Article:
There’s probably a hoist or sling available to remove the battery from the car, but it’s easy enough for two people to move the battery from the car. It’s just a little akward.



The trunk with the battery out.



The old battery and the new battery are now side by side on the ground, but it’s not time to reverse the removal procedure and reassmble. The majority of the job still lies ahead.



The battery comes from Toyota with just the battery modules (28 / 7.2V batteries clamped together with a bus bar attached). It does not include a BCM, SMR, vent manifolds, temperature sensors, or battery cables. All of that stuff needs to be transferred from the old battery.



This is the compartment in the new battery where the BCM and SMR will be installed.



This is the old battery with the BCM, and SMR still in place.



A few bolts and out it comes. Do you need a set of insulated tools, or to wrap your tools in electrical tape? Nope. Save your money. Is it possible to kill yourself with a Prius. Yeah, it is, but you’d really have to work at it because Toyota has not made it easy. You are WAY more likely to kill youself wiring a 3 phase compressor or other shop equipment, when there are no safety systems in place.



All of the battery temperature sensors must be removed and transfered to the new battery.




The vent manifold connects all of the individual battery module vents so that any gas or caustic mist can be vented outside the cab.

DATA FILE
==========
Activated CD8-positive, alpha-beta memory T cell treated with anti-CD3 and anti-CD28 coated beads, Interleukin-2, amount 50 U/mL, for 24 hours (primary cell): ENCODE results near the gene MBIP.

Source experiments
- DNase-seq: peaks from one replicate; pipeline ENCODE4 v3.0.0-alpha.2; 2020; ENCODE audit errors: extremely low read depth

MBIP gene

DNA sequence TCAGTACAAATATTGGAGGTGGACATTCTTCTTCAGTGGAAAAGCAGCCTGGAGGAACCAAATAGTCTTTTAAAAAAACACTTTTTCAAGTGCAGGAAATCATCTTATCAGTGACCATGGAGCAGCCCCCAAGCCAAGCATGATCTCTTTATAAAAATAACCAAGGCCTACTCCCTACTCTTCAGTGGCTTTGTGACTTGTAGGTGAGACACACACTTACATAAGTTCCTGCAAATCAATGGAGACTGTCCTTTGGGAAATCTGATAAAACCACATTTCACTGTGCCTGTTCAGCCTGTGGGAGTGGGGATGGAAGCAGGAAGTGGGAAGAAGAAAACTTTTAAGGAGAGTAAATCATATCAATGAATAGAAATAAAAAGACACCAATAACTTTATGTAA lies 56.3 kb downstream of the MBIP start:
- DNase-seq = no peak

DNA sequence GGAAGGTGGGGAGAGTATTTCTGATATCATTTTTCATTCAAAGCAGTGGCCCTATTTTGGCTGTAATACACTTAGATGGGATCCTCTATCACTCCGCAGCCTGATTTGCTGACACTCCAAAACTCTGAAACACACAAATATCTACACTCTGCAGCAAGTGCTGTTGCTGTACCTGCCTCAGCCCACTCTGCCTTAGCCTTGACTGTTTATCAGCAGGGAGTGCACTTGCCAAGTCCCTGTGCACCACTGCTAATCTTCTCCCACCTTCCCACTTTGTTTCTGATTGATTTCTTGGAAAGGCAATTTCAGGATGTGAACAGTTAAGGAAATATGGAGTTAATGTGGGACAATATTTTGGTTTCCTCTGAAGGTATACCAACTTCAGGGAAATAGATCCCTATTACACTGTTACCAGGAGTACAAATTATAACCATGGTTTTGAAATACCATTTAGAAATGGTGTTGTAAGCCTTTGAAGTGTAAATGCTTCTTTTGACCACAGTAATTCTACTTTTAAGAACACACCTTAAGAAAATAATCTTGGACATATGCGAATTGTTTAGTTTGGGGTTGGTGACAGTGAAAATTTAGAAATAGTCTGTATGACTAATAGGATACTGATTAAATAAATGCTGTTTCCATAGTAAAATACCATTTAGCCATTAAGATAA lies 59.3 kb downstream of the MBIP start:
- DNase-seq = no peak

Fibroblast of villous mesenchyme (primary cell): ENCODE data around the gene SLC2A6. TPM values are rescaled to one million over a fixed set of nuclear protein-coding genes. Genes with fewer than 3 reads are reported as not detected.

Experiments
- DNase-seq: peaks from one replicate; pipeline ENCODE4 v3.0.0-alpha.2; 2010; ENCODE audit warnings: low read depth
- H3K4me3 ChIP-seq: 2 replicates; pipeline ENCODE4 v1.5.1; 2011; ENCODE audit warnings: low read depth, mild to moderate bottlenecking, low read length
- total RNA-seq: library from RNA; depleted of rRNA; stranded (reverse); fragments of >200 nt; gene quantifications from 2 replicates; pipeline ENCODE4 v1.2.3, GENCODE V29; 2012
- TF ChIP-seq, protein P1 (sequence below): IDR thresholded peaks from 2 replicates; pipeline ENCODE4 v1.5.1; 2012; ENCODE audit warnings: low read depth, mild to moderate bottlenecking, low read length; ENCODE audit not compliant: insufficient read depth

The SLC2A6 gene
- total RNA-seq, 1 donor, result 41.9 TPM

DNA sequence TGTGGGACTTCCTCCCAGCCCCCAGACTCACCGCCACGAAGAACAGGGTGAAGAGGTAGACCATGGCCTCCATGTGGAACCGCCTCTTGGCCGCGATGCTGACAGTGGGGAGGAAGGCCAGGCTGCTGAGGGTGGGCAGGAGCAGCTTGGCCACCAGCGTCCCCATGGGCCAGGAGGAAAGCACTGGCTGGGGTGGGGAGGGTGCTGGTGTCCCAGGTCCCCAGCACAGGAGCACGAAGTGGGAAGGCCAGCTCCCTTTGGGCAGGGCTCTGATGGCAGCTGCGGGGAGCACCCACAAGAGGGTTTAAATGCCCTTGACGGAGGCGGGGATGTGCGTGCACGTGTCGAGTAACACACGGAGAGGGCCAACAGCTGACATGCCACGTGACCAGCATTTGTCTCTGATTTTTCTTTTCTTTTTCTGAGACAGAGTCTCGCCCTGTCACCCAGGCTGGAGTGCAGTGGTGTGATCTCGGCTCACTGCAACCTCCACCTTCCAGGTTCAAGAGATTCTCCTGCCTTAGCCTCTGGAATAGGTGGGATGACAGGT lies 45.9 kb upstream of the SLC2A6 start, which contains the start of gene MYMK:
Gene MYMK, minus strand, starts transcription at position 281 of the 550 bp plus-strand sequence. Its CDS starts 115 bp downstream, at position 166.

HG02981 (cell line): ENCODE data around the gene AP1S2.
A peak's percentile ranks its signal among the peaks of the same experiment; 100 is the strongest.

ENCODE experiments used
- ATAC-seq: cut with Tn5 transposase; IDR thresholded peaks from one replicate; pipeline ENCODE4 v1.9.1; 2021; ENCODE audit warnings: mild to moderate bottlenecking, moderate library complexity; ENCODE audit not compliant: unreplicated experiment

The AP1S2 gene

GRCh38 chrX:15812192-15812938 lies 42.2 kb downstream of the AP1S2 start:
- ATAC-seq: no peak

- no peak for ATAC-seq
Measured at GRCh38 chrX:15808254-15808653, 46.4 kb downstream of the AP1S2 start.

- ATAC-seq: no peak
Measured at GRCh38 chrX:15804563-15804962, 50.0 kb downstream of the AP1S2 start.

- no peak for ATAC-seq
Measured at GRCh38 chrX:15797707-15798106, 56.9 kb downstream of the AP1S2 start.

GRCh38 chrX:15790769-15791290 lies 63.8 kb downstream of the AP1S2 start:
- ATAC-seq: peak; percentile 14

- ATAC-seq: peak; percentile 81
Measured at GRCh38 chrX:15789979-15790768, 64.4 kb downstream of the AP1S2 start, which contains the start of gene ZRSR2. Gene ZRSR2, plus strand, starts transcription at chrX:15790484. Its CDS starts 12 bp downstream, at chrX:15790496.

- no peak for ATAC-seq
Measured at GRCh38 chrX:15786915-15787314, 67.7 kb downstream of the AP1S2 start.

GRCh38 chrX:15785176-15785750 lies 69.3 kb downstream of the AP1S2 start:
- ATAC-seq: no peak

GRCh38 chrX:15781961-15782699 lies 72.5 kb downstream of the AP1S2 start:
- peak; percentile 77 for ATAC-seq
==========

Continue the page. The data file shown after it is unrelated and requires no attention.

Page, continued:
This is one of the vent manifold outlet grommets.


This is another vent manifold outlet grommet we found during a battery replacement. It looks like the mechanic did not line the plastic elbow up properly during the bus bar recall, and the grommet got folded over. Toyota was not be able to supply a  replacement manifold for quite some time; it’s not a part that would be commonly replaced. Carolyn over at Luscious Garage offered to lend us a manifold from one of her projects, but we’d need to brave bad traffic and the bridge. I was kneading the grommet between my fingers (with Nitrile gloves!) while considering whether I wanted to spend 2 hours stuck in traffic and surprisingly it actually returned to its original shape. Problem solved. There were no signs of damage or corrosion around the elbow joint, so I suspect it was actually sealing relatively well.